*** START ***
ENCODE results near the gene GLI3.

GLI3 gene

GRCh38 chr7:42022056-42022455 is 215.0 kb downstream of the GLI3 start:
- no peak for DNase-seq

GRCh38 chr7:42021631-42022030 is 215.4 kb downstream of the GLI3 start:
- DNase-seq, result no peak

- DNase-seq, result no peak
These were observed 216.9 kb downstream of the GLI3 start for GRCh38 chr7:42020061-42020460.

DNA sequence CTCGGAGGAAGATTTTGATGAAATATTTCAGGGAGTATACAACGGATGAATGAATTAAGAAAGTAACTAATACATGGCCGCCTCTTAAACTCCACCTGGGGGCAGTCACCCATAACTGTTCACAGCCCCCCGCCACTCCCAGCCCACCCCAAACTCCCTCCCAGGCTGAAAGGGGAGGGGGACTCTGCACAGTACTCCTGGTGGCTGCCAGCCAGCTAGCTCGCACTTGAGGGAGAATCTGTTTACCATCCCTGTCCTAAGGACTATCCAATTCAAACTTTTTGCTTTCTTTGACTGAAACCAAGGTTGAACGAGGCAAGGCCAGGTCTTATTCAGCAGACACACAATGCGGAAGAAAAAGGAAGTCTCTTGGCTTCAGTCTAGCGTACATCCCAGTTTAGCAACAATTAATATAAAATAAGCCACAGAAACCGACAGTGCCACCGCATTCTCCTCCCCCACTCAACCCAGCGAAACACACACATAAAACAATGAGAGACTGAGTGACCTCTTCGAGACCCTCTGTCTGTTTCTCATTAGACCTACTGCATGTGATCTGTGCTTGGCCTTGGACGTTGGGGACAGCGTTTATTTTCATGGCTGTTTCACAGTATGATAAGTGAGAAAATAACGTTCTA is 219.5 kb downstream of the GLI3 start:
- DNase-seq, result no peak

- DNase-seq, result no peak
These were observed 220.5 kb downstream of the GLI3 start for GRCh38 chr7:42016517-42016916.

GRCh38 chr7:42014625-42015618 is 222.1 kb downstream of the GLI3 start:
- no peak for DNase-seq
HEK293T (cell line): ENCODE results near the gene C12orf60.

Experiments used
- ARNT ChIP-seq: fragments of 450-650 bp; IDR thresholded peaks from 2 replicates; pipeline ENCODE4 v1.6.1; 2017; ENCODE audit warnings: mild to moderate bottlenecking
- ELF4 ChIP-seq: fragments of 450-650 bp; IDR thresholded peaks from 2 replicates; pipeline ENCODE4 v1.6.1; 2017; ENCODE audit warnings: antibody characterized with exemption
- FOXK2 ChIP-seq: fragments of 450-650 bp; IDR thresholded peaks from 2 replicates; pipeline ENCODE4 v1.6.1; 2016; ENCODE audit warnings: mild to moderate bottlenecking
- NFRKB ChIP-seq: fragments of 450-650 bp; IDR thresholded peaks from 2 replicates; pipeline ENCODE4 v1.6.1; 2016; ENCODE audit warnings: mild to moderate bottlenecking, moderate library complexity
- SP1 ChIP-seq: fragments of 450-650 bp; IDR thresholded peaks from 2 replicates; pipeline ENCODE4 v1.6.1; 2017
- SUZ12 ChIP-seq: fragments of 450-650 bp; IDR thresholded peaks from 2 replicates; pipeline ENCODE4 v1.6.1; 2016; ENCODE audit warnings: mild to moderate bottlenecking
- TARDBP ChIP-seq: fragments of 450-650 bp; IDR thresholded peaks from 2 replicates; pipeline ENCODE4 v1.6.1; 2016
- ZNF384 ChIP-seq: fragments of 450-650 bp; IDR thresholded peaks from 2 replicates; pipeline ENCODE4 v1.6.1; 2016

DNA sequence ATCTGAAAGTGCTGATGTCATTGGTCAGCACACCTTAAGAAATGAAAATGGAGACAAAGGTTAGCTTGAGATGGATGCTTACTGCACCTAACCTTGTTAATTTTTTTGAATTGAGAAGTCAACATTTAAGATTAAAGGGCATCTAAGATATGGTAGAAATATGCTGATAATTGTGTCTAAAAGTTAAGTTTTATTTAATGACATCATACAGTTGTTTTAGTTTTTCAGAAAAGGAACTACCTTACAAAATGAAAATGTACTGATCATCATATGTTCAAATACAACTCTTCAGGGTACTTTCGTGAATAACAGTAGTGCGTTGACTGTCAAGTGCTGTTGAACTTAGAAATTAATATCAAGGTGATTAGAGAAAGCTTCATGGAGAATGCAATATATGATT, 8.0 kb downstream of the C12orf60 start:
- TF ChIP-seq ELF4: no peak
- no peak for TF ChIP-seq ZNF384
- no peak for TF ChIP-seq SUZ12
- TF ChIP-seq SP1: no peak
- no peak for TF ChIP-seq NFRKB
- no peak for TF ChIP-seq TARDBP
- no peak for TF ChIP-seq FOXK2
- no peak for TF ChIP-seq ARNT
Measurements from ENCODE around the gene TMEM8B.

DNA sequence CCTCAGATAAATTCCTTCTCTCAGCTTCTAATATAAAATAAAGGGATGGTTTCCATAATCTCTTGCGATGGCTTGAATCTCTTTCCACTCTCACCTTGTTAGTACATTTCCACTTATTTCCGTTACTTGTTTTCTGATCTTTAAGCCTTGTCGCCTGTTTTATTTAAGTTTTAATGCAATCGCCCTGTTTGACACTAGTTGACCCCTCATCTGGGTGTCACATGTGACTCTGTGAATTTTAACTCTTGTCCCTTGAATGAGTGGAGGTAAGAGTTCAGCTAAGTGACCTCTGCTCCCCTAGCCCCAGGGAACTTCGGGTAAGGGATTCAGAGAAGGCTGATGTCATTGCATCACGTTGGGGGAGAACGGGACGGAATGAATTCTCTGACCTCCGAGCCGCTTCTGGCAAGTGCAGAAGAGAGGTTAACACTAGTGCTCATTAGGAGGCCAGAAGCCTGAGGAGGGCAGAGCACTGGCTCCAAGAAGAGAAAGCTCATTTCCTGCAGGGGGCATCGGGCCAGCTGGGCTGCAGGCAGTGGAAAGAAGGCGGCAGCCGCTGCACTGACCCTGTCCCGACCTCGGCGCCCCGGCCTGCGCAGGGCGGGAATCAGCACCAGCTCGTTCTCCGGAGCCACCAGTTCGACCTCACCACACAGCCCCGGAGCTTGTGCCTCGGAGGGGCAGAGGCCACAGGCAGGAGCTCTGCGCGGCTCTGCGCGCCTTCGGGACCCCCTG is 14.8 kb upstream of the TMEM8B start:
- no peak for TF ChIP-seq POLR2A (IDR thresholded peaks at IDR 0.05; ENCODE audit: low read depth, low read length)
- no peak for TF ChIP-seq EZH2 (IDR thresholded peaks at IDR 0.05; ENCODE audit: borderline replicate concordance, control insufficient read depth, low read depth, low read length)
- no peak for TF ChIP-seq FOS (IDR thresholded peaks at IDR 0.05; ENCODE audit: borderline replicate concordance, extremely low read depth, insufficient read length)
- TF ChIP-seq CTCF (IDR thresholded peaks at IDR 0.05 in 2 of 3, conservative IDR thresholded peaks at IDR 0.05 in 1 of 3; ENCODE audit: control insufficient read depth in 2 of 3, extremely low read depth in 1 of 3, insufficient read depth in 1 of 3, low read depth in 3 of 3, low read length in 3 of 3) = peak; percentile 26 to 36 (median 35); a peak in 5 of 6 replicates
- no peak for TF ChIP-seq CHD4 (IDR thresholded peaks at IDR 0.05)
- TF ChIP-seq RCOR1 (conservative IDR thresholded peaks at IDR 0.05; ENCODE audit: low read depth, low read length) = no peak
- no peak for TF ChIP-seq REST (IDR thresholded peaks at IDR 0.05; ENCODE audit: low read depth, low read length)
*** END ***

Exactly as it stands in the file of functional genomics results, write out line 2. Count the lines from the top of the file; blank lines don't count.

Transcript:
GLI3 gene